BATON ROUGE, LA (WAFB) - Former Police Chief Dewayne White says the Baton Rouge Police Department still has a long way to go in improving relations with the black community. East Baton Rouge Metro Councilwoman C. Denise Marcelle is calling for a federal investigation of the department, following allegations of discrimination.
White says the police department is under what's called a consent decree from the federal government, and he's told things within the department have not improved for that order to be lifted.
"I'm personally aware of numerous instances of racial insensitivities and bias as are you," White said addressing Baton Rouge Mayor-President Kip Holden, at Monday's termination hearing.
Mayor Holden says things have greatly improved during his time as mayor, accusing White of using racial tension to his own advantage.
"It is really a sad situation to sit here and watch a man try to play black against black and woman against black and mayor against black," Holden said.
The city's police department has been under a consent decree since 1977, when the Feds found that the city had a longstanding failure to hire, promote and treat equally black employees and females.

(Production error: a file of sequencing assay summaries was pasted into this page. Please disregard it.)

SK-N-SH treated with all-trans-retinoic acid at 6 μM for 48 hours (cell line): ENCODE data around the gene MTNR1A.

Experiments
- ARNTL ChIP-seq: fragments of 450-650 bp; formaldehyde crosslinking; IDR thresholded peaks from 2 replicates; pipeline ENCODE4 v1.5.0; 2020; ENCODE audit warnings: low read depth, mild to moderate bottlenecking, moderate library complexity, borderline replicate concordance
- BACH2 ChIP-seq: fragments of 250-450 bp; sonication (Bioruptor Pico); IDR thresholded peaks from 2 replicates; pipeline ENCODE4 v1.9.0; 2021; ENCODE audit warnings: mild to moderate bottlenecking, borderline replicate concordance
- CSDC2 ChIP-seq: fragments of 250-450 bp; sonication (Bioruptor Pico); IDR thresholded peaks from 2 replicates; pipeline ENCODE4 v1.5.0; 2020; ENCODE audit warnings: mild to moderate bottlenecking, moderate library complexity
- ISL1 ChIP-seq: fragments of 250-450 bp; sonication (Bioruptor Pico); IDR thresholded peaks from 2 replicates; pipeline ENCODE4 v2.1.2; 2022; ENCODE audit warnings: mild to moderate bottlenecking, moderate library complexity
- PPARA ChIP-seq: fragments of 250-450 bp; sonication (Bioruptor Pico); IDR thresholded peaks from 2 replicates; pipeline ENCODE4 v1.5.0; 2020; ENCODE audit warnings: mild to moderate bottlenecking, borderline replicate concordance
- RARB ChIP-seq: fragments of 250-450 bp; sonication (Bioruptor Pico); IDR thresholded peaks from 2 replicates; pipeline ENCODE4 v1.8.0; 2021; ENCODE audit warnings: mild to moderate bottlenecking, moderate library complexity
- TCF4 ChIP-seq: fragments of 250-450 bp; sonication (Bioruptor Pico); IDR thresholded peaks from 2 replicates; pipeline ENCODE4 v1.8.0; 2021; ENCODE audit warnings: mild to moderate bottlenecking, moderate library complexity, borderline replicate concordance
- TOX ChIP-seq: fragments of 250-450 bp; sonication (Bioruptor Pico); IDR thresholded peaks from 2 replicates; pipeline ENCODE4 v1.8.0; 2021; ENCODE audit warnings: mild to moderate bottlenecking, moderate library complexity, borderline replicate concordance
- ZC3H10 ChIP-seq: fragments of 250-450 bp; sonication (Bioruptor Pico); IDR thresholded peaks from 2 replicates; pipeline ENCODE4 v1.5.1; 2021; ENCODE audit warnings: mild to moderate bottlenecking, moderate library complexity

"It allows the court to monitor that agency. If they don't comply with the orders within the decree, then the judge can initiate some sort of additional penalty," said Bryan Francis, a former Texas police officer and criminal justice instructor.
Following Hurricane Katrina, officers from New Mexico and Michigan were brought in to assist Baton Rouge police. Some of those out-of-state officers accused BRPD cops of harassing black people and searching them without cause. The U.S. Justice Department later cleared BRPD of those allegations.
"We swept that under the rug...that's why a lot of blacks don't have faith in the police department," said one caller into a local radio show.
White says the department has seen improvements while he was chief, with a dramatic drop in complaints of excessive force.